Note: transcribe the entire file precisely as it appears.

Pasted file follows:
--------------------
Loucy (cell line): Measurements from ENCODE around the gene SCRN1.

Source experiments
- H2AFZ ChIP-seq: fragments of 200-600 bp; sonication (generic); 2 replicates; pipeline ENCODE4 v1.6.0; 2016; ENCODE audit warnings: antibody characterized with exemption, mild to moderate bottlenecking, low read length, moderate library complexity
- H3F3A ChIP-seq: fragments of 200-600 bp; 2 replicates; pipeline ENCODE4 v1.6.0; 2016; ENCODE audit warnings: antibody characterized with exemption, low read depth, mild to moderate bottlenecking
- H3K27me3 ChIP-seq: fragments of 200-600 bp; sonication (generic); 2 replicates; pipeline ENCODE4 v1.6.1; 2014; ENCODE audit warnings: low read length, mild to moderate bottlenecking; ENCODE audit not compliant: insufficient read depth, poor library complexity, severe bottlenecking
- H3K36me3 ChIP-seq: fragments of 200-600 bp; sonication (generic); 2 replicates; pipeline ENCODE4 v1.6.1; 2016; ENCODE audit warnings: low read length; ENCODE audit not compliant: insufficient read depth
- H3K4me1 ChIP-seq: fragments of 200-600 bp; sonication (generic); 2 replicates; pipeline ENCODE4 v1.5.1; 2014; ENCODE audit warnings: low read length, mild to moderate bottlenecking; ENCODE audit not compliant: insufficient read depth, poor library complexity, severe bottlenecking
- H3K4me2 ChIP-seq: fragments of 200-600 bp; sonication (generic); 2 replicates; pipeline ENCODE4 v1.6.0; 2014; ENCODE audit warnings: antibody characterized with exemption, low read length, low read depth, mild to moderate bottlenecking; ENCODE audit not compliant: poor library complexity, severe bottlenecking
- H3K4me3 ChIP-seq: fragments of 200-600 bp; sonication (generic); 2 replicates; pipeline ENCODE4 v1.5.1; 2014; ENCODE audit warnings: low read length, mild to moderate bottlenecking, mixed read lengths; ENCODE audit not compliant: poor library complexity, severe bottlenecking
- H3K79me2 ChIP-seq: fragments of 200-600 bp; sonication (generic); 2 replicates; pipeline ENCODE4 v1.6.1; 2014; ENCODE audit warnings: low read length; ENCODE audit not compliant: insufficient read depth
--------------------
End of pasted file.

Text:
Loucy (cell line): Measurements from ENCODE around the gene SCRN1.

Source experiments
- H2AFZ ChIP-seq: fragments of 200-600 bp; sonication (generic); 2 replicates; pipeline ENCODE4 v1.6.0; 2016; ENCODE audit warnings: antibody characterized with exemption, mild to moderate bottlenecking, low read length, moderate library complexity
- H3F3A ChIP-seq: fragments of 200-600 bp; 2 replicates; pipeline ENCODE4 v1.6.0; 2016; ENCODE audit warnings: antibody characterized with exemption, low read depth, mild to moderate bottlenecking
- H3K27me3 ChIP-seq: fragments of 200-600 bp; sonication (generic); 2 replicates; pipeline ENCODE4 v1.6.1; 2014; ENCODE audit warnings: low read length, mild to moderate bottlenecking; ENCODE audit not compliant: insufficient read depth, poor library complexity, severe bottlenecking
- H3K36me3 ChIP-seq: fragments of 200-600 bp; sonication (generic); 2 replicates; pipeline ENCODE4 v1.6.1; 2016; ENCODE audit warnings: low read length; ENCODE audit not compliant: insufficient read depth
- H3K4me1 ChIP-seq: fragments of 200-600 bp; sonication (generic); 2 replicates; pipeline ENCODE4 v1.5.1; 2014; ENCODE audit warnings: low read length, mild to moderate bottlenecking; ENCODE audit not compliant: insufficient read depth, poor library complexity, severe bottlenecking
- H3K4me2 ChIP-seq: fragments of 200-600 bp; sonication (generic); 2 replicates; pipeline ENCODE4 v1.6.0; 2014; ENCODE audit warnings: antibody characterized with exemption, low read length, low read depth, mild to moderate bottlenecking; ENCODE audit not compliant: poor library complexity, severe bottlenecking
- H3K4me3 ChIP-seq: fragments of 200-600 bp; sonication (generic); 2 replicates; pipeline ENCODE4 v1.5.1; 2014; ENCODE audit warnings: low read length, mild to moderate bottlenecking, mixed read lengths; ENCODE audit not compliant: poor library complexity, severe bottlenecking
- H3K79me2 ChIP-seq: fragments of 200-600 bp; sonication (generic); 2 replicates; pipeline ENCODE4 v1.6.1; 2014; ENCODE audit warnings: low read length; ENCODE audit not compliant: insufficient read depth